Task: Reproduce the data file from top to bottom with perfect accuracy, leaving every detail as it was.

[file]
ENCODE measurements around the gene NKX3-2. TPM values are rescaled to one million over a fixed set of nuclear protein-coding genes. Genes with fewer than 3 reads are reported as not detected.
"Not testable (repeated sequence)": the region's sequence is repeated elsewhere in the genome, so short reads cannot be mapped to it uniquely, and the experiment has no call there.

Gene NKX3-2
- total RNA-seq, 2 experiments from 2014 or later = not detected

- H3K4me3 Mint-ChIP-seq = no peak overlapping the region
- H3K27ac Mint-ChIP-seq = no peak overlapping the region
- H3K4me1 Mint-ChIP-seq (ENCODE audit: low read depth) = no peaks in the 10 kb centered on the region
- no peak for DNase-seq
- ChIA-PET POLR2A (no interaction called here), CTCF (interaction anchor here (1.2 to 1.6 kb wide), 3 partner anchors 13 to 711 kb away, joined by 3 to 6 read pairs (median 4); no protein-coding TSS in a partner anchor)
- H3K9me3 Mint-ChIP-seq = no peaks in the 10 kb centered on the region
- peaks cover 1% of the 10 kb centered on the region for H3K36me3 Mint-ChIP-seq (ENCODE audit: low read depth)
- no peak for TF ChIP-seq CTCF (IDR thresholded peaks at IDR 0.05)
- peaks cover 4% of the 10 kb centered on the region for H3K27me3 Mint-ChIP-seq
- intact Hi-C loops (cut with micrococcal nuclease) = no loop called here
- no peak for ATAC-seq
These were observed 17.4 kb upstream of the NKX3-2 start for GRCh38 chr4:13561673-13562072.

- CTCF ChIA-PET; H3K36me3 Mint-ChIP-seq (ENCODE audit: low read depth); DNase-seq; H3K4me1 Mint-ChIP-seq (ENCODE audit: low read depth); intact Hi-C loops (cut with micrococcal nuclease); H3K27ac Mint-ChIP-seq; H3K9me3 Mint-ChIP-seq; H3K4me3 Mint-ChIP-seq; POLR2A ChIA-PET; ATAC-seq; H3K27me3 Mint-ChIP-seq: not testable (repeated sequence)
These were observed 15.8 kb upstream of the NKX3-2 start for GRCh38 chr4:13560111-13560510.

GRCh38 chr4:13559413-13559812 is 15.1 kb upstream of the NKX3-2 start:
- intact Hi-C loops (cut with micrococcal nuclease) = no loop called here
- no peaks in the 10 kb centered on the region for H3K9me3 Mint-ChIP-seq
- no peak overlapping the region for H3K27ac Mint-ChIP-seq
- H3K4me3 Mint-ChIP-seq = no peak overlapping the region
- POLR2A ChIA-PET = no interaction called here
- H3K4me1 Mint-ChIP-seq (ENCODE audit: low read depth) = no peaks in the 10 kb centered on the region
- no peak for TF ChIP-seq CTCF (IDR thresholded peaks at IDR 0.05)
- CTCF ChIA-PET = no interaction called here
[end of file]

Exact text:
ENCODE measurements around the gene NKX3-2. TPM values are rescaled to one million over a fixed set of nuclear protein-coding genes. Genes with fewer than 3 reads are reported as not detected.
"Not testable (repeated sequence)": the region's sequence is repeated elsewhere in the genome, so short reads cannot be mapped to it uniquely, and the experiment has no call there.

Gene NKX3-2
- total RNA-seq, 2 experiments from 2014 or later = not detected

- H3K4me3 Mint-ChIP-seq = no peak overlapping the region
- H3K27ac Mint-ChIP-seq = no peak overlapping the region
- H3K4me1 Mint-ChIP-seq (ENCODE audit: low read depth) = no peaks in the 10 kb centered on the region
- no peak for DNase-seq
- ChIA-PET POLR2A (no interaction called here), CTCF (interaction anchor here (1.2 to 1.6 kb wide), 3 partner anchors 13 to 711 kb away, joined by 3 to 6 read pairs (median 4); no protein-coding TSS in a partner anchor)
- H3K9me3 Mint-ChIP-seq = no peaks in the 10 kb centered on the region
- peaks cover 1% of the 10 kb centered on the region for H3K36me3 Mint-ChIP-seq (ENCODE audit: low read depth)
- no peak for TF ChIP-seq CTCF (IDR thresholded peaks at IDR 0.05)
- peaks cover 4% of the 10 kb centered on the region for H3K27me3 Mint-ChIP-seq
- intact Hi-C loops (cut with micrococcal nuclease) = no loop called here
- no peak for ATAC-seq
These were observed 17.4 kb upstream of the NKX3-2 start for GRCh38 chr4:13561673-13562072.

- CTCF ChIA-PET; H3K36me3 Mint-ChIP-seq (ENCODE audit: low read depth); DNase-seq; H3K4me1 Mint-ChIP-seq (ENCODE audit: low read depth); intact Hi-C loops (cut with micrococcal nuclease); H3K27ac Mint-ChIP-seq; H3K9me3 Mint-ChIP-seq; H3K4me3 Mint-ChIP-seq; POLR2A ChIA-PET; ATAC-seq; H3K27me3 Mint-ChIP-seq: not testable (repeated sequence)
These were observed 15.8 kb upstream of the NKX3-2 start for GRCh38 chr4:13560111-13560510.

GRCh38 chr4:13559413-13559812 is 15.1 kb upstream of the NKX3-2 start:
- intact Hi-C loops (cut with micrococcal nuclease) = no loop called here
- no peaks in the 10 kb centered on the region for H3K9me3 Mint-ChIP-seq
- no peak overlapping the region for H3K27ac Mint-ChIP-seq
- H3K4me3 Mint-ChIP-seq = no peak overlapping the region
- POLR2A ChIA-PET = no interaction called here
- H3K4me1 Mint-ChIP-seq (ENCODE audit: low read depth) = no peaks in the 10 kb centered on the region
- no peak for TF ChIP-seq CTCF (IDR thresholded peaks at IDR 0.05)
- CTCF ChIA-PET = no interaction called here